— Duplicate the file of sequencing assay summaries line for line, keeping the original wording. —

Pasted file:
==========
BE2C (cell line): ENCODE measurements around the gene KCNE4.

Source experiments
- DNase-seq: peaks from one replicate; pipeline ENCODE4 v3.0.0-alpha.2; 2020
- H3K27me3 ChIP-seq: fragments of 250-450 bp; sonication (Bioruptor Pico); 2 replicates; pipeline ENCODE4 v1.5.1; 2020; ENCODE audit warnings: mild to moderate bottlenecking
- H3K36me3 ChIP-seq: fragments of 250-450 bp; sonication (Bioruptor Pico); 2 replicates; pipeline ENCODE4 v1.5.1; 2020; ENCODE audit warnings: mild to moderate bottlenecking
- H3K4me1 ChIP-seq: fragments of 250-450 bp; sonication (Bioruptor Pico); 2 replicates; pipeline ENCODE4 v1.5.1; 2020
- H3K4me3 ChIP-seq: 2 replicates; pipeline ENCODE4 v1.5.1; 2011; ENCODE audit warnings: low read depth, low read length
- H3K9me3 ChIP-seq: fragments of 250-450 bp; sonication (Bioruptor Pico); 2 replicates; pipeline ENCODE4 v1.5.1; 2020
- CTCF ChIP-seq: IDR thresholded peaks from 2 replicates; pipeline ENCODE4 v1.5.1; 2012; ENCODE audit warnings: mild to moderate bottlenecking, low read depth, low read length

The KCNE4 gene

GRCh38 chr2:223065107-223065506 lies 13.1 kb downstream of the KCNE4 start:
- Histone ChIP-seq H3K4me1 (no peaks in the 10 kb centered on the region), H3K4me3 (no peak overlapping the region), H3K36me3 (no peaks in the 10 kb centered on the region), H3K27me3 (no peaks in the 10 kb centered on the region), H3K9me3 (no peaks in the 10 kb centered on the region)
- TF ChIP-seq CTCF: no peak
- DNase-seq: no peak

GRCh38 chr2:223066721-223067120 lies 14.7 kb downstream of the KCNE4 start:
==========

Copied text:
BE2C (cell line): ENCODE measurements around the gene KCNE4.

Source experiments
- DNase-seq: peaks from one replicate; pipeline ENCODE4 v3.0.0-alpha.2; 2020
- H3K27me3 ChIP-seq: fragments of 250-450 bp; sonication (Bioruptor Pico); 2 replicates; pipeline ENCODE4 v1.5.1; 2020; ENCODE audit warnings: mild to moderate bottlenecking
- H3K36me3 ChIP-seq: fragments of 250-450 bp; sonication (Bioruptor Pico); 2 replicates; pipeline ENCODE4 v1.5.1; 2020; ENCODE audit warnings: mild to moderate bottlenecking
- H3K4me1 ChIP-seq: fragments of 250-450 bp; sonication (Bioruptor Pico); 2 replicates; pipeline ENCODE4 v1.5.1; 2020
- H3K4me3 ChIP-seq: 2 replicates; pipeline ENCODE4 v1.5.1; 2011; ENCODE audit warnings: low read depth, low read length
- H3K9me3 ChIP-seq: fragments of 250-450 bp; sonication (Bioruptor Pico); 2 replicates; pipeline ENCODE4 v1.5.1; 2020
- CTCF ChIP-seq: IDR thresholded peaks from 2 replicates; pipeline ENCODE4 v1.5.1; 2012; ENCODE audit warnings: mild to moderate bottlenecking, low read depth, low read length

The KCNE4 gene

GRCh38 chr2:223065107-223065506 lies 13.1 kb downstream of the KCNE4 start:
- Histone ChIP-seq H3K4me1 (no peaks in the 10 kb centered on the region), H3K4me3 (no peak overlapping the region), H3K36me3 (no peaks in the 10 kb centered on the region), H3K27me3 (no peaks in the 10 kb centered on the region), H3K9me3 (no peaks in the 10 kb centered on the region)
- TF ChIP-seq CTCF: no peak
- DNase-seq: no peak

GRCh38 chr2:223066721-223067120 lies 14.7 kb downstream of the KCNE4 start: